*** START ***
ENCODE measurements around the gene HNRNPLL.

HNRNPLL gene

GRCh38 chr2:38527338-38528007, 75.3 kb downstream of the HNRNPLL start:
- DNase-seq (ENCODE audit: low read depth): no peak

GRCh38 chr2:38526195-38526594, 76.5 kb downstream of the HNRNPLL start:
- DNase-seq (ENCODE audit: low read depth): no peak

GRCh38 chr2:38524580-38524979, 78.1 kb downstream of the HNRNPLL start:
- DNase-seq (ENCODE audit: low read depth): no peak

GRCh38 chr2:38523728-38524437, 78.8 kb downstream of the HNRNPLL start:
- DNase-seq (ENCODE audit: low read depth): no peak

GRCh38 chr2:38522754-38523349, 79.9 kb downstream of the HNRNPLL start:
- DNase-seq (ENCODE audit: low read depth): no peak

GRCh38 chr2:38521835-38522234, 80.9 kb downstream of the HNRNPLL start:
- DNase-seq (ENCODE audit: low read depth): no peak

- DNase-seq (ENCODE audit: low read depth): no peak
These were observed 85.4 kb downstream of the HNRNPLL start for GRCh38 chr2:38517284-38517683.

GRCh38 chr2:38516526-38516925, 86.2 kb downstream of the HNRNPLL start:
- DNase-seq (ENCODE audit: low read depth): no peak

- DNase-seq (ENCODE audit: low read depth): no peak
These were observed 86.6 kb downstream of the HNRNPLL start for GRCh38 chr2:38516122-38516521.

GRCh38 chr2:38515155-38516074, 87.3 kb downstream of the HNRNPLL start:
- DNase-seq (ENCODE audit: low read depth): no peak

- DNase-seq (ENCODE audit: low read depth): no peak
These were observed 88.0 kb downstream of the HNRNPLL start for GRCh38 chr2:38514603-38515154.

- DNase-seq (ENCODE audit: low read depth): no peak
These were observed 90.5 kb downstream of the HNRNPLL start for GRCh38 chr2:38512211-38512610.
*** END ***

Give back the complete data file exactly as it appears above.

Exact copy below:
ENCODE measurements around the gene HNRNPLL.

HNRNPLL gene

GRCh38 chr2:38527338-38528007, 75.3 kb downstream of the HNRNPLL start:
- DNase-seq (ENCODE audit: low read depth): no peak

GRCh38 chr2:38526195-38526594, 76.5 kb downstream of the HNRNPLL start:
- DNase-seq (ENCODE audit: low read depth): no peak

GRCh38 chr2:38524580-38524979, 78.1 kb downstream of the HNRNPLL start:
- DNase-seq (ENCODE audit: low read depth): no peak

GRCh38 chr2:38523728-38524437, 78.8 kb downstream of the HNRNPLL start:
- DNase-seq (ENCODE audit: low read depth): no peak

GRCh38 chr2:38522754-38523349, 79.9 kb downstream of the HNRNPLL start:
- DNase-seq (ENCODE audit: low read depth): no peak

GRCh38 chr2:38521835-38522234, 80.9 kb downstream of the HNRNPLL start:
- DNase-seq (ENCODE audit: low read depth): no peak

- DNase-seq (ENCODE audit: low read depth): no peak
These were observed 85.4 kb downstream of the HNRNPLL start for GRCh38 chr2:38517284-38517683.

GRCh38 chr2:38516526-38516925, 86.2 kb downstream of the HNRNPLL start:
- DNase-seq (ENCODE audit: low read depth): no peak

- DNase-seq (ENCODE audit: low read depth): no peak
These were observed 86.6 kb downstream of the HNRNPLL start for GRCh38 chr2:38516122-38516521.

GRCh38 chr2:38515155-38516074, 87.3 kb downstream of the HNRNPLL start:
- DNase-seq (ENCODE audit: low read depth): no peak

- DNase-seq (ENCODE audit: low read depth): no peak
These were observed 88.0 kb downstream of the HNRNPLL start for GRCh38 chr2:38514603-38515154.

- DNase-seq (ENCODE audit: low read depth): no peak
These were observed 90.5 kb downstream of the HNRNPLL start for GRCh38 chr2:38512211-38512610.